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A Poet Turned Michael Brown's Autopsy Report Into Click-Bait as Performance Art

C. Jones

Last week at Brown University, the poet Kenneth Goldsmith delivered a new work called “The Body of Michael Brown,” based on the unarmed black teenager gunned down by Ferguson police officer Darren Wilson in 2014; the poem Goldsmith read aloud was a “remix” of the autopsy report. (Goldsmith made adjustments, like translating medical jargon and moving a comment about Brown’s “unremarkable” genitalia to the poem’s climax.) As he read for 30 minutes, the poet stood beneath a blown-up image of Brown in graduation cap and gown. Audience response was mixed—“mostly quiet.”

This was nothing new for Goldsmith, a so-called “conceptual poet.” He has devoted whole books to found texts: traffic reports, weather reports, transcripts of broadcasts. He once retyped an entire issue of The New York Times, and titled the result Day. He teaches a course called “Uncreative Writing,” in which “students are penalized for showing any shred of originality and creativity.” 

A century ago, Marcel Duchamp made a name for himself by attempting to place a signed urinal in an art exhibition; Goldsmith’s project is to install the prepackaged and prosaic into poetry. “I don’t write anything new or original,” Goldsmith assures us. “I copy pre-existing texts and move information from one place to another. A child could do what I do, but wouldn’t dare to for fear of being called stupid.”

Unsurprisingly, nearly a century after Duchamp’s readymade, Goldsmith has encountered substantially less bafflement and resistance than the Dadaist. It’s not just that we long ago internalized Duchamp’s provocations; it’s also that Goldsmith is, like Warhol, a PR pro, one of those savvy ambassadors who prefer the “mainstream”—a dorm-room noun, which Goldsmith has nevertheless dinged other poets with—to the margin. Goldsmith has appeared on The Colbert Report, served as MoMA’s Poet Laureate, and read traffic reports to President Obama at a White House poetry reading. And yet the persona he presents is earnest, feckless, hopeless. (Another era would have pegged him a primitivist.) “I am a dumb writer, perhaps one of the dumbest that’s ever lived,” he writes, straight face ruffled by the slightest of winks. You are meant to be scandalized—but charmed, too.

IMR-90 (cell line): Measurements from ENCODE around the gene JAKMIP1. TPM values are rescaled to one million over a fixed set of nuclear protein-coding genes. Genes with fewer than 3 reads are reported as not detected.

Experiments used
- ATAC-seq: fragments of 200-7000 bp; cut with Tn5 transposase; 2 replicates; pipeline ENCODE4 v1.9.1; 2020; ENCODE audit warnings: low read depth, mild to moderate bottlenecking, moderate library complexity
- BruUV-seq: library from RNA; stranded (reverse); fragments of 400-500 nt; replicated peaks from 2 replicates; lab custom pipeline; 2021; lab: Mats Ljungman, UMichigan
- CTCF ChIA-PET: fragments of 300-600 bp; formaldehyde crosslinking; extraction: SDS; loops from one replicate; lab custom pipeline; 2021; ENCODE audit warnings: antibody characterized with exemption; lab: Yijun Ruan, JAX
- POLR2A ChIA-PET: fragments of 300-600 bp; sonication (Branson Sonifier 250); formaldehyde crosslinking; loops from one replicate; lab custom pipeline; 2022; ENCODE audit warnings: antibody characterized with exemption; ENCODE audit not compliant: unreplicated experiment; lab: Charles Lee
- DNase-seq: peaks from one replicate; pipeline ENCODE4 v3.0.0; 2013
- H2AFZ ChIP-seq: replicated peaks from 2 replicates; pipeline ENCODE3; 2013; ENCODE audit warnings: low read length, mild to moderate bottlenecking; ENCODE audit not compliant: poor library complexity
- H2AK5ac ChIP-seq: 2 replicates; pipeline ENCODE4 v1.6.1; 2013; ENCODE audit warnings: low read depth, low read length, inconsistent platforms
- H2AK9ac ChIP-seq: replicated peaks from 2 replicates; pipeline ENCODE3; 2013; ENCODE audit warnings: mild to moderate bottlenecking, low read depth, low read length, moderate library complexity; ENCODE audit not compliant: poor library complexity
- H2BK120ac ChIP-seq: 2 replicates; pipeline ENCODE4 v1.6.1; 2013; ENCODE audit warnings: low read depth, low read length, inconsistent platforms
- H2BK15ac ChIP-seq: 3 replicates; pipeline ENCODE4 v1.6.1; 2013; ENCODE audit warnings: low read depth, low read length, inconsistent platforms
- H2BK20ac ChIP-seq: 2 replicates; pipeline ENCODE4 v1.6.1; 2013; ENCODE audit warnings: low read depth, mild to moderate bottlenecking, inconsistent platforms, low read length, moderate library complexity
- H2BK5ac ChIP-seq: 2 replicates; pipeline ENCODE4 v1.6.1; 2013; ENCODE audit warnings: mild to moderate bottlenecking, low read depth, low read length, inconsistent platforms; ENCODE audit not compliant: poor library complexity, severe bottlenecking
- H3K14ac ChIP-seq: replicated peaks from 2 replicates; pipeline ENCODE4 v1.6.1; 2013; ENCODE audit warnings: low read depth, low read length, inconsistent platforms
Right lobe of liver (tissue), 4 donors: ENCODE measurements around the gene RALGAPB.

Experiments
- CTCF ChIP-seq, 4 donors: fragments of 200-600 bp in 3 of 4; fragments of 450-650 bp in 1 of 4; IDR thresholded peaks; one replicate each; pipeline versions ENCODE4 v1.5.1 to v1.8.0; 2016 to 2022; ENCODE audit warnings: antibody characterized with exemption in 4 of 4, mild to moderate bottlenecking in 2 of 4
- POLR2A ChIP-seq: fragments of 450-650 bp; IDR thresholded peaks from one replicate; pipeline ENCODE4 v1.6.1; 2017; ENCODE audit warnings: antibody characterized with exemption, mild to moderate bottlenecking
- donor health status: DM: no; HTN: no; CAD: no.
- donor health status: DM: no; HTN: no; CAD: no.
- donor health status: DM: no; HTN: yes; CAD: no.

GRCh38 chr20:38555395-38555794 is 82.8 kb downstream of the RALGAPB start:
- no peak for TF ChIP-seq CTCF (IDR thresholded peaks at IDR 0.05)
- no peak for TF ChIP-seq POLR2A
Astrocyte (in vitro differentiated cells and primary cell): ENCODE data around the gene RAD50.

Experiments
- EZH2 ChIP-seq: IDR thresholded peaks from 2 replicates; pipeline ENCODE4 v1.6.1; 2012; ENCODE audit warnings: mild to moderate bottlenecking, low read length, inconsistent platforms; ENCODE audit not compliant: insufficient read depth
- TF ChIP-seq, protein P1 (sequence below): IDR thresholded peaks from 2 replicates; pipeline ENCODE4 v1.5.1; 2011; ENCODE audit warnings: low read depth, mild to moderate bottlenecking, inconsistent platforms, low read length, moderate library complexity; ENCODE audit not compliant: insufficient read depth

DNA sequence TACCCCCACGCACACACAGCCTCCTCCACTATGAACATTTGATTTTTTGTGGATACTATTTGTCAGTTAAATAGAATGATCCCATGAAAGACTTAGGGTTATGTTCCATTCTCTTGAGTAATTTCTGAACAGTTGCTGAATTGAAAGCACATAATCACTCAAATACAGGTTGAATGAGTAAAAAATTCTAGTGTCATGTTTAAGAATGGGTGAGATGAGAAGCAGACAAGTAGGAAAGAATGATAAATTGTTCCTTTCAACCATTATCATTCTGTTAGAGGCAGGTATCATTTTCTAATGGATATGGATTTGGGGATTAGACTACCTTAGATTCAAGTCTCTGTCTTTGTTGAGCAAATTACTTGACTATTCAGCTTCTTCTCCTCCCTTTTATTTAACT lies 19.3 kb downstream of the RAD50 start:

But although Goldsmith champions the repurposing of texts that browsers make plentiful—like autopsy reports—he is in fact a relentless author of original content: his own image. Goldsmith’s lively, mischievous personality can’t help but eclipse his ephemeral, incidental works. Ironically, then, he projects a greater sense of self than those staid contemporaries of his who take it for granted that poems are expressive, the issue of people. 

"My books are better thought about than read." 

As news of the Brown reading spread, however, that personality found itself in trouble. The Internet rightly pointed out that a white poet had appropriated and exploited the experience of a black victim of police violence. Cathy Park Hong, the poetry editor of this magazine, tweeted that “Kenneth Goldsmith has reached new racist lows yet elite institutions continue to pay him guest speaker fees.” Other outraged missives were issued, favorited, and retweeted. One tweet, an apparent death threat, got a Twitter account suspended. One wonders: Did the conceptual poet take solace in these acts of repurposing? 

Articles lit up The Huffington Post, The Guardian, The National Post, Flavorwire. Goldsmith fanned the flame war with a Facebook post defending his performance, which he judged “powerful.” It’s sometimes said that an event like this breaks the Internet, but it really only manipulates it. One was reminded of the scene in Die Hard, where the FBI cuts the power to a building that has been occupied by terrorists. The terrorists are actually crack bank robbers led by Alan Rickman, who required the power cut in order to disable a lock and get to a vault. If Goldsmith is Rickman, then the rest of us are the hapless, predictable FBI, responding on cue to the poet’s provocation.